Pathobiology Doctoral Candidate, Matthew Moreau, Acknowledged for Excellence in Teaching
Posted: February 5, 2015
“Matt is not only an outstanding instructor but a genuinely good human being,” explains nominator, Dr. Ola Sodeinde.
This teaching award is given to ten Penn State graduate assistants each year from the Penn State Graduate School and the Vice President and Dean for Undergraduate Education. Matthew Moreau, pathobiology doctoral candidate in the Department of Veterinary and Biomedical Sciences (VBS), and the nine other graduate assistants will be recognized for their exemplary teaching abilities at the Student Awards Ceremony on Sunday, March 22nd at Eisenhower Auditorium. He is the first VBS student to receive this honor.
Since 2013, Matthew has taught four sections of Elementary Microbiology Laboratory (Micrb 107) and one section of Laboratory of General and Applied Microbiology (Micrb 421W). When not teaching or working on his doctoral thesis, which he is defending this semester, he is performing research as a member of .
Matthew was nominated by the courses’ instructor, Dr. Ola Sodeinde, who explains that, “Matt has a solid grasp of microbiology and, just as importantly, he has the gift of being able to impart this knowledge in a highly accessible manner to undergraduates.” Dr. Sodeinde goes on to add, “He always was well prepared for class and went out of his way to make sure that his students understood the material rather than relied on rote memorization. I consider myself very fortunate to have had the opportunity to work with him.”
This desire to help others understand science is a large part of what makes Matthew tick. He began his undergraduate education at Bridgewater State University, Massachusetts, wanting to be a high school teacher, but after a mentor introduced him to research, he became hooked on exploring science through research instead. That didn’t mean he was going to forsake teaching altogether, however, it just meant that his calling expanded to encompass both teaching and research – a perfect combination for a future professor, which is his current career goal.
When asked what might make him a good teacher, Matthew’s dedication to the growth of Penn State’s undergraduate students was obvious in his reply, “I want the students to come away from my classes being able to solve problems through logical thought processes, rather than to merely regurgitate memorized facts. And, I want them to be able to incorporate what they have learned into solving future problems.”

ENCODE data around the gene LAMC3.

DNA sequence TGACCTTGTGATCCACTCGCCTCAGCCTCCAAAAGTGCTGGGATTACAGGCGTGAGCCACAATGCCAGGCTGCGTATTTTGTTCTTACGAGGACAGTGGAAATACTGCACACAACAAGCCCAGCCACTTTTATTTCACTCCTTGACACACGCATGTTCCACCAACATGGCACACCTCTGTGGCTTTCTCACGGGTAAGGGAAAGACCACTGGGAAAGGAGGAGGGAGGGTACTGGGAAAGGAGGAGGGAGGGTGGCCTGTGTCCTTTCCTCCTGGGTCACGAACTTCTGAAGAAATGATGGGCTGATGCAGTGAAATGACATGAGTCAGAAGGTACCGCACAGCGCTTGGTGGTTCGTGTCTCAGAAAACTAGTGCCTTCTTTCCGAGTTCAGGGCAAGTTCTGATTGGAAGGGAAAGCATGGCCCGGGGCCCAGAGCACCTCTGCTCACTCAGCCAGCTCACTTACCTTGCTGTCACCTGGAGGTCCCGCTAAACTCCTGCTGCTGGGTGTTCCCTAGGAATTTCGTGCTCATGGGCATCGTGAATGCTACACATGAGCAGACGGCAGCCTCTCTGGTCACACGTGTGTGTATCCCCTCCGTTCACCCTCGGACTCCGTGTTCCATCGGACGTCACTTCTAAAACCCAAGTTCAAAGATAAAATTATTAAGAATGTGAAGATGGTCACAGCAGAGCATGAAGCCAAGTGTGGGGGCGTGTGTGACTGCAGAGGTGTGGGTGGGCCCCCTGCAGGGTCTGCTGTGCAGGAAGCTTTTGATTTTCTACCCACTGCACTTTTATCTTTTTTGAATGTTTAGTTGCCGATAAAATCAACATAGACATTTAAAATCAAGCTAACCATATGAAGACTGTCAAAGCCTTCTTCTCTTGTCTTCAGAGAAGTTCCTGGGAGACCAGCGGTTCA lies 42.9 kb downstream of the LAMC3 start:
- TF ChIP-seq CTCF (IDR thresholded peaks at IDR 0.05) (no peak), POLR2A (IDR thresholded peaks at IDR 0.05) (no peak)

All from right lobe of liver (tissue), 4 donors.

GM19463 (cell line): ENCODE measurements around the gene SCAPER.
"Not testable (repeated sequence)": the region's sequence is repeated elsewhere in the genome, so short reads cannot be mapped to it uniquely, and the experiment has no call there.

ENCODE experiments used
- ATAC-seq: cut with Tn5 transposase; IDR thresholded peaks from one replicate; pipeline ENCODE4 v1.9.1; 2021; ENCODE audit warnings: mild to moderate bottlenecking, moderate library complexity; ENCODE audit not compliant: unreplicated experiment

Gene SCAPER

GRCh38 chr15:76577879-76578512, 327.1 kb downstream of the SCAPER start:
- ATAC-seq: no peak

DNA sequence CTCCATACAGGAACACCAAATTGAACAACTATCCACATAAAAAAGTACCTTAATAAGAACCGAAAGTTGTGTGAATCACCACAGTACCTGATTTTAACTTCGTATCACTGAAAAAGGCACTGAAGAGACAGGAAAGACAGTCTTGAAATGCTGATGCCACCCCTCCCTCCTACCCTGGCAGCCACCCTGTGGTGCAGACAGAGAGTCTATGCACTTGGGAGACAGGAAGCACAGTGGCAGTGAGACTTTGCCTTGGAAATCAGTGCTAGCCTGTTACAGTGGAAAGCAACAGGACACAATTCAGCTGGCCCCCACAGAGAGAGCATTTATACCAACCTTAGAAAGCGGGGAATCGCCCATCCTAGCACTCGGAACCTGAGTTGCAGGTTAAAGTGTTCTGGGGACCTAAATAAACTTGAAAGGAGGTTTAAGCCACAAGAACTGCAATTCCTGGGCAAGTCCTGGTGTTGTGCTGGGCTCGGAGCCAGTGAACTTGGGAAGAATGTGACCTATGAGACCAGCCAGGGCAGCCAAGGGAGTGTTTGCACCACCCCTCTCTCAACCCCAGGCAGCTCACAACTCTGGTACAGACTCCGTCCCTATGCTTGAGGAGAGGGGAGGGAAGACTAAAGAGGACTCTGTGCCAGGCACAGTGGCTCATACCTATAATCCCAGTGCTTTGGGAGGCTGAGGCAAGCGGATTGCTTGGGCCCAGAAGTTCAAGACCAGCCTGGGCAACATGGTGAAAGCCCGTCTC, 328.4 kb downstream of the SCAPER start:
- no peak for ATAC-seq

He geared his labs, his assignments and his tests to support his students in doing just that. Matthew often asked them to demonstrate their knowledge and apply it to new experiences. He set the bar high for his students because he does the same for himself. Dr. Sodeinde agrees, “I think his students were inspired by and fed off his enthusiasm for the subject. Consequently, they didn't mind working a little bit harder... So, I would say they acquired a true appreciation of the discipline due to the manner that Matt presented the material.”
What does the future hold for Matthew now that this chapter is almost over? His doctoral thesis on pathogenomics and the source dynamics of Salmonella Enteritidis is coming along well, and soon he will be looking for a post-doctoral fellowship studying microbial systems involved in host-pathogen interactions; how genes associated with pathogenic strategies of pathogens are regulated in different hosts, and how the hosts respond in turn. All this hard work will be interrupted gladly when, in the fall, he weds his long-time partner and post-doctoral scholar in VBS, Dr. Laura Goodfield.